High Capacity of the Metastatic Breast Tumor Cells in Sphere Formation: Clue for Chemoresistance in Triple- Negative Breast Cancer
Mohammad Kamalabadi FARAHANİ1
1Department of Tissue Engineering, School of Medicine, Shahroud University of Medical Sciences, Shahroud-Iran DOI : 10.5505/tjo.2020.2425


Metastasis is a major cause of cancer-related death in Triple-Negative Breast Cancer (TNBC). In TNBC, there is a significant correlation between metastasis and chemoresistance. Cancer relapse and metastasis are associated with the part of cancer cells with stem cell properties. These cancer stem cells are resistant to current cancer treatments. Due to their resistant nature, a significant relationship exists between the amount of cancer stem cells and chemoresistance. To our knowledge, to date, no comparative study was conducted on the number of these cells in metastatic loci vs. primary tumor site.

In the present study, after developing a metastatic animal model of TNBC, metastatic and primary tumor cells were extracted from the lung and primary tumor of cancerous mice, respectively. In the next step, the sphere formation ability as a reliable in vitro assay to assess the presence and self-renewal ability of CSCs, in metastatic and primary tumor cells was evaluated separately.

The results showed that sphere formation ability, and consequently the population of cancer stem cells among metastatic tumor cells was significantly higher.

A higher percent of CSCs in lung metastatic site, compared with the primary tumor site, can partly explain the reasons for the chemoresistance and relapse in metastatic TNBC.


Breast cancer is the most common cancer in women worldwide.[1] Triple-negative breast cancer (TNBC) is the most aggressive and invasive type of breast cancer with poor prognosis. Combination chemotherapy is the standard treatment for patients with TNBC.[2] Targeted treatments essentially improve the patient"s outcome for some types of breast cancer. However, in particular, TNBC has faced some potential challenges. The recurrence and metastasis of TNBC due to chemoresistance takes place in up to 70% of the patients.[3]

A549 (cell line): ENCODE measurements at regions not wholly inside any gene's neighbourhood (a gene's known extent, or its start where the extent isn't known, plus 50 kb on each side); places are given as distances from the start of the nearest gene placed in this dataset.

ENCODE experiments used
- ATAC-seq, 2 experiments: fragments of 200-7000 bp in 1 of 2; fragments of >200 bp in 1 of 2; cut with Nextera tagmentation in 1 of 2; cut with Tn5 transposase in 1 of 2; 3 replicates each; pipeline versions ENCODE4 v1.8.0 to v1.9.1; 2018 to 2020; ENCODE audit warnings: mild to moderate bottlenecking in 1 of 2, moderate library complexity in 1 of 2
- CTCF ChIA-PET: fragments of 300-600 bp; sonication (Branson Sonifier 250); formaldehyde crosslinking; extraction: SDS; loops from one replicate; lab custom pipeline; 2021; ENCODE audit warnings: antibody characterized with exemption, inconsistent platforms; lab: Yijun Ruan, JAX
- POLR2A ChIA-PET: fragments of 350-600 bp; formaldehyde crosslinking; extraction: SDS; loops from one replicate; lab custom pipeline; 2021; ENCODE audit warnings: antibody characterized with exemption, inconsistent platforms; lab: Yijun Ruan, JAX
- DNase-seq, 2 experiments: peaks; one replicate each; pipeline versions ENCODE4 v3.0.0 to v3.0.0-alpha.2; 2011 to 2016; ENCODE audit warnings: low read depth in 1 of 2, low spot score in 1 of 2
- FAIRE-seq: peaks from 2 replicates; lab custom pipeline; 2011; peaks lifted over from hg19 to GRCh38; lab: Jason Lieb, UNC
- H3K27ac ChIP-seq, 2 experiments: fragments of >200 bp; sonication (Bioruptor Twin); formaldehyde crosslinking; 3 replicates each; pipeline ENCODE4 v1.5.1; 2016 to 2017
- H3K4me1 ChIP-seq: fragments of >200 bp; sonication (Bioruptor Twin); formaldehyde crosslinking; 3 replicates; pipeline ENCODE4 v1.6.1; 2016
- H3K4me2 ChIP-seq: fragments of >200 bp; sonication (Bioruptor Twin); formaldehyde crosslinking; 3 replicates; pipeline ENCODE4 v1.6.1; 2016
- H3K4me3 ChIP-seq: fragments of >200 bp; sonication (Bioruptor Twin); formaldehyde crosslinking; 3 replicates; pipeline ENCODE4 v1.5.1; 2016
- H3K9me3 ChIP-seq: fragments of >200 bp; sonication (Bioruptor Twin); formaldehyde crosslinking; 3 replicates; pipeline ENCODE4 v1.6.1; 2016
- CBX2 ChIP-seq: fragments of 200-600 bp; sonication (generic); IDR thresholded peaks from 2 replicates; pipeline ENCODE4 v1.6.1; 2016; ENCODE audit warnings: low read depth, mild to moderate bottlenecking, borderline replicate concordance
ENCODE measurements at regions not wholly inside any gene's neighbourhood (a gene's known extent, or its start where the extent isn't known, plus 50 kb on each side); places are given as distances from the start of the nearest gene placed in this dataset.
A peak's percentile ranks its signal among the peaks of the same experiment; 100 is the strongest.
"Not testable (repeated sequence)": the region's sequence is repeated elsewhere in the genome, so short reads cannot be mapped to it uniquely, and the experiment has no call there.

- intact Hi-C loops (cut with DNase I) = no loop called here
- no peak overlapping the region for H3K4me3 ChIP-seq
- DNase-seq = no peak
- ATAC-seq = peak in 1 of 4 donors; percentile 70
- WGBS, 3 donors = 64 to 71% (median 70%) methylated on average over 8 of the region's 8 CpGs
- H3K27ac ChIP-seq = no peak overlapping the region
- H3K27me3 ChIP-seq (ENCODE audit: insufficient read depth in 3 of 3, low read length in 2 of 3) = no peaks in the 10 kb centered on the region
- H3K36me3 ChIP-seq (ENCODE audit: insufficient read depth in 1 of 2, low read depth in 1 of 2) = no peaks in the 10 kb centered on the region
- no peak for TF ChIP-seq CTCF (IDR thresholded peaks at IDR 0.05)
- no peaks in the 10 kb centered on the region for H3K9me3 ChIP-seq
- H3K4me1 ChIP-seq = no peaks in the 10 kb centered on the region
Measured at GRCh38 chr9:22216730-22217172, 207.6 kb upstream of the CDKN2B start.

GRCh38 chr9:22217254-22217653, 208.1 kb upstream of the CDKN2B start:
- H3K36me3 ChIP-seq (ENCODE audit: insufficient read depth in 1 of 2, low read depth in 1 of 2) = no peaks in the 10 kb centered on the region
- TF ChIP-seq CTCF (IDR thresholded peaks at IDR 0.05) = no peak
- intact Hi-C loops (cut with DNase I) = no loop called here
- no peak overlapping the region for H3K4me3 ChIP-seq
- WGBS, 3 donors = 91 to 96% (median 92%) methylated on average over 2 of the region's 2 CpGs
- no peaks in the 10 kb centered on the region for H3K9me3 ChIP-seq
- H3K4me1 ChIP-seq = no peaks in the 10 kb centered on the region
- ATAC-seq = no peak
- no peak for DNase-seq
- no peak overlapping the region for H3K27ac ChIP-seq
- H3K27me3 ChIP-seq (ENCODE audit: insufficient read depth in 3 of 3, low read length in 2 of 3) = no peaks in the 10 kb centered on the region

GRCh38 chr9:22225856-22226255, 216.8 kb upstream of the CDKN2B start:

Metastases account for 90% of human cancer deaths. In cancer, metastasis and resistance to chemotherapy are linked phenomena.[4] Especially in breast cancer, metastasis is a major cause of fatality. Bone, lung and liver are the main sites of metastases in this disease.[5] In the metastasis process, metastatic tumor cells become chemo and radioresistance, which may ultimately lead to a failure of the common therapeutic approach. The molecular mechanisms that lead to therapeutic resistance are diverse and are still incompletely understood.[6] Identification of these specific features could be useful in the designing of new therapies. In this regard, many studies are ongoing.[7-9]

Extensive cancer research has clarified the existence of a rare subpopulation of stem cells between heterogeneous populations of cancer cells in recent decades. These cells are known as the cancer stem cells or cancerinitiating cells characterized by the presence of surface biomarkers, multi-drug resistance pumps and deregulated self-renewal pathway. They have a decisive role in stimulating cancer cells leading to tumorigenesis and its advanced metastasis.[10] In breast cancer, many studies demonstrate the existence of breast cancer stem cells (BCSCs). They emphasized that BCSCs are have a fundamental role in tumour progression, metastasis and resistance to current cancer treatment.[11,12]

It has been demonstrated that CSCs have the ability to form spheres in vitro when grown in special culture conditions.[13] Such spheres that allow the growth and propagation of CSCs applied as a standard experimental test for evaluating the potential of stemness in cancer cells and is the best tool for characterizing cancer stem cells.[14]

Several authors have emphasized on the pivotal role of the CSCs as the active source of metastatic spread; however, analysis of the role of CSCs in metastasis has been mainly conceptual and speculative.[15] The presence and quantity of CSCs in metastatic loci were hence the focus of this study. We created a lung metastatic mice model of TNBC. Primary and metastatic tumor cells were extracted from cancerous mice and the number of CSCs was compared between these cells.


Cell Culture